Building websites that comply with basic web standards is now something that is common place. Those who regularly build professional sites are building to a basic sets of technology web standards primarily maintained by the W3C. I used to ask a class of students on my CSS Web Design course to list their favourite websites and then I’d show them how poorly constructed many of those sites were. Over the past year or so, I now find myself saying, Oooh, look, it’s built pretty well. The change in 2 years is still something I find pleasantly surprising.

There is however, something dark and sinister about the reasons behind this change though. Yes, I am being a little over dramatic and skeptical, but I believe that a lot of this change is down to the realisation that well built web pages improved Search Engine Optimisation and therefore ranked higher in Google.

It’s true that the separation of content from presentation certainly helps, but is getting better rankings really the reason to do things properly? What happens when search engines no longer care about the semantics and are intelligent enough to look at a page and place value on the content merely by it’s context? Do we then forget good practice and move onto the next traffic driving technique? For now I’ll satisfy myself in knowing that a lot of people are adopting the current web standards and will hopefully continue along the “path of enlightenment” even if or when search engines stray way from the path.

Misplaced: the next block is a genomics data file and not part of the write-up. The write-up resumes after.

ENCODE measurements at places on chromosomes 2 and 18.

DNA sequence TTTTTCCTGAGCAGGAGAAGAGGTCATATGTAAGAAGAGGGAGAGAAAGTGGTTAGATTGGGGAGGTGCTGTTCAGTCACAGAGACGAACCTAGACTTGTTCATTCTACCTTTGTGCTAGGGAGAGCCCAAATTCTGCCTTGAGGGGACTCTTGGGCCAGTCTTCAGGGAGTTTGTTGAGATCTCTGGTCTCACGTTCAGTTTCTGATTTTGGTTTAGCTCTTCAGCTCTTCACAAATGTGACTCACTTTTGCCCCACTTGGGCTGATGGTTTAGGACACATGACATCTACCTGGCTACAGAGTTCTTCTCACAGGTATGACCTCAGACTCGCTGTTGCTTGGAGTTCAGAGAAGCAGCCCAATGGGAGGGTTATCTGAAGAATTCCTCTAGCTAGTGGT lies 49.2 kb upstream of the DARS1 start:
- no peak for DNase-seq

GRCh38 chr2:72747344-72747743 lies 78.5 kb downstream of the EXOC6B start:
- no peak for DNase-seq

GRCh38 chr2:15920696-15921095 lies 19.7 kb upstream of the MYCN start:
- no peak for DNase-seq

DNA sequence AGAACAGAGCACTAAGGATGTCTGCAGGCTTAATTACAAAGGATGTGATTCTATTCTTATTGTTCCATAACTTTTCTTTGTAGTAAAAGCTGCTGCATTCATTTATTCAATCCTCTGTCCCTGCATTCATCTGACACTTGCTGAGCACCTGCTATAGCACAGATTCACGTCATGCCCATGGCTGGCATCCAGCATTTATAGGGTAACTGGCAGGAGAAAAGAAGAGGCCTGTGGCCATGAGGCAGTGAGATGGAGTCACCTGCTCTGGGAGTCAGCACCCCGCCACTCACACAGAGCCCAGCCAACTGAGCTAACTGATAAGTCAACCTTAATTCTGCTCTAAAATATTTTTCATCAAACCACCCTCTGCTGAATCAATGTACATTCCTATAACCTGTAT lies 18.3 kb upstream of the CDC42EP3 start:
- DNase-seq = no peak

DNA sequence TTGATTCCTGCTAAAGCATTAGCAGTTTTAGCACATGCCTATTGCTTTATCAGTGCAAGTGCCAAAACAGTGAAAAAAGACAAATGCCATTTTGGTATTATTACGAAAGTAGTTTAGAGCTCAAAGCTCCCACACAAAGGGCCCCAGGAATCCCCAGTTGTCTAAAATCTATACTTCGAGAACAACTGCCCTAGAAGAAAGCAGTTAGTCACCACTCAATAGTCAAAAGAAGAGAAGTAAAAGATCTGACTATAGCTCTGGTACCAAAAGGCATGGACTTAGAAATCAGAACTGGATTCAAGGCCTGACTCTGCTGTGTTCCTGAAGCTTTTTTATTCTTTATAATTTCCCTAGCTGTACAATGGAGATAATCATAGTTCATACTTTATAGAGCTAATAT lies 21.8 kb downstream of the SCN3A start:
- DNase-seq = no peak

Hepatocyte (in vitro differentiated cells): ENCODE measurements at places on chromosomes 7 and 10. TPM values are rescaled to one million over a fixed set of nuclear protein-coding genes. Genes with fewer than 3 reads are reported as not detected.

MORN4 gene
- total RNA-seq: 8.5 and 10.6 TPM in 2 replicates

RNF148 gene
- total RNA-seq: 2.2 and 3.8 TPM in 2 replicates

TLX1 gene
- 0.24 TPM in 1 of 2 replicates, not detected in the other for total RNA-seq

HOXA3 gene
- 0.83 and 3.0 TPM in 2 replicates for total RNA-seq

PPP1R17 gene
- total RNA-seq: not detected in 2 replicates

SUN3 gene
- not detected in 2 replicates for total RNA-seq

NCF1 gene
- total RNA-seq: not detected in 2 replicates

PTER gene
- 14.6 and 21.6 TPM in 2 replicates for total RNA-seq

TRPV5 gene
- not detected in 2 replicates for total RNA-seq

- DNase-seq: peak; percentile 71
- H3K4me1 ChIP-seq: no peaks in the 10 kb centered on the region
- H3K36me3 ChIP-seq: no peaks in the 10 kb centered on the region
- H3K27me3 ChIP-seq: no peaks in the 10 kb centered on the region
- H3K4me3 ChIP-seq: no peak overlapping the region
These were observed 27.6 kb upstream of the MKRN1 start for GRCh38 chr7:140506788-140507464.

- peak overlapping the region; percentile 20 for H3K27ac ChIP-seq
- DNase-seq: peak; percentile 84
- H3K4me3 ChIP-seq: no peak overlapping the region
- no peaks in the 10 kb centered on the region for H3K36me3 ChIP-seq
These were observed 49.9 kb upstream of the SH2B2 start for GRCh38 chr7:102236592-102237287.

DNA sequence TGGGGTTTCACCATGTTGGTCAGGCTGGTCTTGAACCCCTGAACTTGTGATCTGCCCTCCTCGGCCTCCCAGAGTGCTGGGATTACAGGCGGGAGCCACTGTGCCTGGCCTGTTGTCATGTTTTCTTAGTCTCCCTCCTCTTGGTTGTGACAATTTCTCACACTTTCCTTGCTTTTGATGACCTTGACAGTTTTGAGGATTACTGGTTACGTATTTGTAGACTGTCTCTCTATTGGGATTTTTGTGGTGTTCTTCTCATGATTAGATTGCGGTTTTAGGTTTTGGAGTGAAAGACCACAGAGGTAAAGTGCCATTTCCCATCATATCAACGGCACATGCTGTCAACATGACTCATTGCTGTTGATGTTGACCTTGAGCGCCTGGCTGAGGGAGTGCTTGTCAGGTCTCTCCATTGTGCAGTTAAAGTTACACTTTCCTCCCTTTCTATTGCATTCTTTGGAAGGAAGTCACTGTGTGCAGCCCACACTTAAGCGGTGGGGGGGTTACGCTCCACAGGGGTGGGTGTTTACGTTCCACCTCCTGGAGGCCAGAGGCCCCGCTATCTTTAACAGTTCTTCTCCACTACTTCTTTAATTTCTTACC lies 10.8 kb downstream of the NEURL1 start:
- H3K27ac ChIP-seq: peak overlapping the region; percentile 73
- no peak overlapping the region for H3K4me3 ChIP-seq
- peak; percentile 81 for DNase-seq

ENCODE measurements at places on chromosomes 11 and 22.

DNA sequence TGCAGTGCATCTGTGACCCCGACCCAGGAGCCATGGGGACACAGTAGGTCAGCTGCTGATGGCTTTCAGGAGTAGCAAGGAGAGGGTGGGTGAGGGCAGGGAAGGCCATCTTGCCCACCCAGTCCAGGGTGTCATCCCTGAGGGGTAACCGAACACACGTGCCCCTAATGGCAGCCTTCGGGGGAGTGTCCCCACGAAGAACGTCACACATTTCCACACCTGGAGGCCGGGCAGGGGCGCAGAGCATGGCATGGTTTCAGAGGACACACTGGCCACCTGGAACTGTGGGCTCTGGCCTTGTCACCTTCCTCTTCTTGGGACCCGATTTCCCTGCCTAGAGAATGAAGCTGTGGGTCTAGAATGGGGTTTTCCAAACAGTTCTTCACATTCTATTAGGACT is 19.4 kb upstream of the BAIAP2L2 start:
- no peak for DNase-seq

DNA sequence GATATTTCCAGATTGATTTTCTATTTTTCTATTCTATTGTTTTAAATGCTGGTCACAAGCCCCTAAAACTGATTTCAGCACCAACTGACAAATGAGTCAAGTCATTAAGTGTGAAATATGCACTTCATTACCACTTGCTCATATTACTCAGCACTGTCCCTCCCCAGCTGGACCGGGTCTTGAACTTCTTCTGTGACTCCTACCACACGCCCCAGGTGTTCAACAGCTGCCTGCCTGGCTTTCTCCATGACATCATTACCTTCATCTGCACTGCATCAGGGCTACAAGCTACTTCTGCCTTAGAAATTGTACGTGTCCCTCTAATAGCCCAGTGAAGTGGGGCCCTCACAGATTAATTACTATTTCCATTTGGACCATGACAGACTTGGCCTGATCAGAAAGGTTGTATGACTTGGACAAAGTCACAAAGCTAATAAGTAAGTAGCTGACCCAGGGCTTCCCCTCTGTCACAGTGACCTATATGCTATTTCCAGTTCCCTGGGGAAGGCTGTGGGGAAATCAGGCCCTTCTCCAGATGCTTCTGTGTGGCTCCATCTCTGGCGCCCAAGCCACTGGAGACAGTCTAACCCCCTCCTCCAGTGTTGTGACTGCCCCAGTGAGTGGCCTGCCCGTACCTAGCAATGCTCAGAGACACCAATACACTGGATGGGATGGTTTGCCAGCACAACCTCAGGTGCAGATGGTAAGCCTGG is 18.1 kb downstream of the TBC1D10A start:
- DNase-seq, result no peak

And of course, one of the pleasant side affect of this adoption of web standards is that they lend themselves naturally to web accessibility. A tweak or two here and there and a well considered site (no more table based layouts!) can comply with many of the accessibility guidelines without too much work. The web has become a much more accessible place in the last 2 years in the search to satisfy the web’s most famous blind user. Thank you, Google.